Now that we know what solventless cannabis extracts are and what they are not, we can start breaking down their place in the cannabis marketplace. As it currently stands, solventless products like hash rosin and live rosin are the most sought-after concentrates on dispensary menus, with prices often clocking in at as high as $100 per gram. So why are extracts made by solventless THC extraction so popular?
First, there is a purity and safety issue. For some concentrate fans, taking a low-temperature dab is the perfect way to experience the complex flavors and effects that each cannabis strain has to offer. When an extract has been run through a laboratory-grade roller coaster of solvents, the delicate balance of terpenes, cannabinoids and other valuable compounds is rearranged. In solventless rosins, there is no chance that your dabs contain extra butane and your strain will taste, smell and affect you the same way the flower typically would.
Next, there is the flavor and experience. With so many new and amazing strains being grown, cannabis connoisseurs have fallen in love with the high terpene content and full cannabinoid profiles of solventless products like live rosin. By the time a BHO extraction product reaches the consumer, the strain's entourage effect is often destroyed by the solvent-heavy processing, but solventless rosins retain the plant's full profile without disruption.
Thanks to rapid advancements in concentrate production over the last few years, extract artists have discovered new ways to cure and manipulate solventless dabs into a handful of popular consistencies and final products miles beyond the days of solvent-free bubble hash.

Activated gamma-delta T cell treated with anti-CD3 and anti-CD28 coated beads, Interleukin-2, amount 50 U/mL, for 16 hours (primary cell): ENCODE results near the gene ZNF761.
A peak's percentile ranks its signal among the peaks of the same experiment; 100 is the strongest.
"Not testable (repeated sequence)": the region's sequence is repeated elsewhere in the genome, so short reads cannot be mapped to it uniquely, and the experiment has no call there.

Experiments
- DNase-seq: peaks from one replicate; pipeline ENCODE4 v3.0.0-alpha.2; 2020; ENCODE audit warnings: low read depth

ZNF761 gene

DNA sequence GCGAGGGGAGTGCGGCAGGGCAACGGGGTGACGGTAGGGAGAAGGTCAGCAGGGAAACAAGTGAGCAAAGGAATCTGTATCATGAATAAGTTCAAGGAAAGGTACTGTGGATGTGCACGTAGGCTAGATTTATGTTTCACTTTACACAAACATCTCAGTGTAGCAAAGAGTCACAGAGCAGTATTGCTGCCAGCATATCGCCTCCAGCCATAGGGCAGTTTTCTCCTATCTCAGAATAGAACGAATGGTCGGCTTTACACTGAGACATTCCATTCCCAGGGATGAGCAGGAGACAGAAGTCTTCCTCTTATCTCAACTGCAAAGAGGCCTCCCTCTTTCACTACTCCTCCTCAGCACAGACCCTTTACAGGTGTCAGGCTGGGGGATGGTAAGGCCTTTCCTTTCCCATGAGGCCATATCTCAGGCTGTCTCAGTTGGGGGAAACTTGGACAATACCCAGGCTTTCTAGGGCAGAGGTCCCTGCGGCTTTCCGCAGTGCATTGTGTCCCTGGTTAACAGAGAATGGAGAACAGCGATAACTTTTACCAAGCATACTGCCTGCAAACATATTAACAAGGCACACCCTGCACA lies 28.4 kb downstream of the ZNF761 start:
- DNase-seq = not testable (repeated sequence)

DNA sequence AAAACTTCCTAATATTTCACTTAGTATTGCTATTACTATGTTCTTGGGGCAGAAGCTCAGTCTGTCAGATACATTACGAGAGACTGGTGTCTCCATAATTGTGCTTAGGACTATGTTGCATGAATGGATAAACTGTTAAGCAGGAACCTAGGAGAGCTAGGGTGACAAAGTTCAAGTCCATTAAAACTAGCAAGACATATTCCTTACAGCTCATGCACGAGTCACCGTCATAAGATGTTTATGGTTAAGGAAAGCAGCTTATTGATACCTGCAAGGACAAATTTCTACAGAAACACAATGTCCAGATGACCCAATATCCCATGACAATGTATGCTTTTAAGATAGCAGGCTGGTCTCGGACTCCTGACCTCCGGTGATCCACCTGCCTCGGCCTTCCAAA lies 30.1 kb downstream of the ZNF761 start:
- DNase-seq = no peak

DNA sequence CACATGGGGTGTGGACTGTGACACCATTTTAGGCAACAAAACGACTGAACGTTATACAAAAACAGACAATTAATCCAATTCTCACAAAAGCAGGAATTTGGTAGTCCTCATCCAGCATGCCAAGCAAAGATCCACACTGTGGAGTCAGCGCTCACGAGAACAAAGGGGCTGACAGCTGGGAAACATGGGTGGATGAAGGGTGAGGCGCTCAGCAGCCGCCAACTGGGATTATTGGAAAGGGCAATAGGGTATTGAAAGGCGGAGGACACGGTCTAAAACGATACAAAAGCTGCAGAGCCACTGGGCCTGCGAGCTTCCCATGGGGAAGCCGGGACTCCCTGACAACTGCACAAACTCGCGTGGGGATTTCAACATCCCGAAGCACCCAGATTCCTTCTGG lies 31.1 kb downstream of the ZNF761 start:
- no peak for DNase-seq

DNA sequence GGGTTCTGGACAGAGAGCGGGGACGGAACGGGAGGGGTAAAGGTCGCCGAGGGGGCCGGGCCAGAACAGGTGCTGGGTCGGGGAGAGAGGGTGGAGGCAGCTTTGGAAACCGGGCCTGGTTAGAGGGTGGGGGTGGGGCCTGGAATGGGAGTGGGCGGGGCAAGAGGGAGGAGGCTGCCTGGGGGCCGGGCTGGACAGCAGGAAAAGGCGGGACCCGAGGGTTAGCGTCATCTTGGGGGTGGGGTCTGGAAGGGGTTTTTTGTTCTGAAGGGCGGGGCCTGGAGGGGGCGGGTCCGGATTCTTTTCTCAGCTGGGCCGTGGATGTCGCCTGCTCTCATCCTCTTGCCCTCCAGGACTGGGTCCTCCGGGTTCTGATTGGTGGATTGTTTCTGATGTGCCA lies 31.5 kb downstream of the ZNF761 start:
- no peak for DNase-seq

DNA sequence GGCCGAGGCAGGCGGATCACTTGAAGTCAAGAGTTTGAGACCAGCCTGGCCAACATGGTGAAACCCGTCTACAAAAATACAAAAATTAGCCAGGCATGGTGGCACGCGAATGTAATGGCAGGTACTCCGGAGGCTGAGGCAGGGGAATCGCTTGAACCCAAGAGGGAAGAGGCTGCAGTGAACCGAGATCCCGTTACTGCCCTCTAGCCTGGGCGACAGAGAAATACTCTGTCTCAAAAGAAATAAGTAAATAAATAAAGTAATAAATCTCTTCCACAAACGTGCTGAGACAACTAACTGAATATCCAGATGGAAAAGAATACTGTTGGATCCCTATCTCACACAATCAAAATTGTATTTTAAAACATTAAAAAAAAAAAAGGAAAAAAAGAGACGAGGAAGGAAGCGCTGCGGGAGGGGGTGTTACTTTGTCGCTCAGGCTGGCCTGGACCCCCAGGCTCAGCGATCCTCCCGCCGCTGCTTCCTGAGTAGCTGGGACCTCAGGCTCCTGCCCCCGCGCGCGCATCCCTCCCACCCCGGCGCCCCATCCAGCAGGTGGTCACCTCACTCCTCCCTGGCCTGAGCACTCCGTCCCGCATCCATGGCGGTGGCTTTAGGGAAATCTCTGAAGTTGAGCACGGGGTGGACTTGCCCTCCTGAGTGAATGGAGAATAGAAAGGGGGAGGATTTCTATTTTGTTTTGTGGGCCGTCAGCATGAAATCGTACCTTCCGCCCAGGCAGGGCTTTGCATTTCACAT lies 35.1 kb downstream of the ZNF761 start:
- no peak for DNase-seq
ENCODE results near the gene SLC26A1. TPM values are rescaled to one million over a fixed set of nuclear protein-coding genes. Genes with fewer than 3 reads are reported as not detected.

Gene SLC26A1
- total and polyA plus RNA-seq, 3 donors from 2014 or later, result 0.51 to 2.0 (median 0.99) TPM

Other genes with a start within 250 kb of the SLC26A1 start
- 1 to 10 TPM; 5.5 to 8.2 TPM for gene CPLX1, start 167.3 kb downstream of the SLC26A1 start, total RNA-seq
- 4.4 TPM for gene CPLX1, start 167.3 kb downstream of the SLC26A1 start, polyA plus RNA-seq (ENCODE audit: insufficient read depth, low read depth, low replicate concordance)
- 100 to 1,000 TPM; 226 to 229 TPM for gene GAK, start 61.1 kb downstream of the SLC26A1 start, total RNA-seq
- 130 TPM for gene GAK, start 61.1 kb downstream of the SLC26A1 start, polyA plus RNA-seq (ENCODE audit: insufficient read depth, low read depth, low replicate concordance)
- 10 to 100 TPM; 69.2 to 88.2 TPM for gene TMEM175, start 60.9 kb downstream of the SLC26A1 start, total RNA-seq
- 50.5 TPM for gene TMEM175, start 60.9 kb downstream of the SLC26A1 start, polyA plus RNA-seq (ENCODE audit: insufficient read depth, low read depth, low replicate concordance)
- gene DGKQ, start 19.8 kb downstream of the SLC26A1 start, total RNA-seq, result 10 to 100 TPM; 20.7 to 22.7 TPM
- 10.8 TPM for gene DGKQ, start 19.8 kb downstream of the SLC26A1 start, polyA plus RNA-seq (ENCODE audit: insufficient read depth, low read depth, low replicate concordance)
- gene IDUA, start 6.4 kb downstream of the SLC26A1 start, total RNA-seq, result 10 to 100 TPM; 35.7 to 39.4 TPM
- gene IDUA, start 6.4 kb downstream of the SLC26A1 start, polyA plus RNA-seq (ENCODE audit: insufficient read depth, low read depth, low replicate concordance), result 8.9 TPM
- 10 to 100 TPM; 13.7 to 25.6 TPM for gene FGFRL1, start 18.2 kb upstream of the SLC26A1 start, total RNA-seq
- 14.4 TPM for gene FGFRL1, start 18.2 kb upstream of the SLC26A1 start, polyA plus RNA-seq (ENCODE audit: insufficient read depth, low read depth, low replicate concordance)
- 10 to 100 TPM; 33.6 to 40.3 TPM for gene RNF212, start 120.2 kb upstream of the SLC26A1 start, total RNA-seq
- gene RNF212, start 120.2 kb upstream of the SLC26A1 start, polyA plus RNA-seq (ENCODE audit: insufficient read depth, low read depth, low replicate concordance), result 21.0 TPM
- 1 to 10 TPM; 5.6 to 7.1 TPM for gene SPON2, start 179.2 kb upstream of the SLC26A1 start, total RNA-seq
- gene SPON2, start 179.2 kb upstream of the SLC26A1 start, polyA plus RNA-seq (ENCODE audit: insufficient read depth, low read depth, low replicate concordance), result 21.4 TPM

Currently, the most popular solventless products are live budders. Typically, rosin in its classic form has a wet layer of terpenes and cake badder-like consistency. Extract artists figured out how to make budder by whipping pressed rosin with air and a little extra heat. Live rosin budders respond best to cold temperatures, leading most solventless enthusiasts and top-shelf dispensaries to store their expensive rosins in designated refrigerators.
Outside of budders, extract makers use specific temperatures and long-term curing methods to produce solventless shatter, solventless diamonds and sauce and just about every other form of dab on the market. In fact, some solventless extractors have even nailed down the perfect consistency to make solventless vape cartridges.
If you are shopping for solventless extracts at your local dispensary, they will likely just label dabs "rosin" or "live rosin" and appear in a budder or badder form. Additionally, most dabbers prefer to enjoy their solventless live rosins at about 500-550 degrees Fahrenheit, which provides both extreme flavor and a strong dose of cannabinoids. No matter what form or how hot your rig is, though, if you are a fan of concentrates, you should get your hands on some solventless extract and experience the dabs that everyone is raving about.
Do you have a favorite strain or brand of solventless rosin? Let us know in the comments below!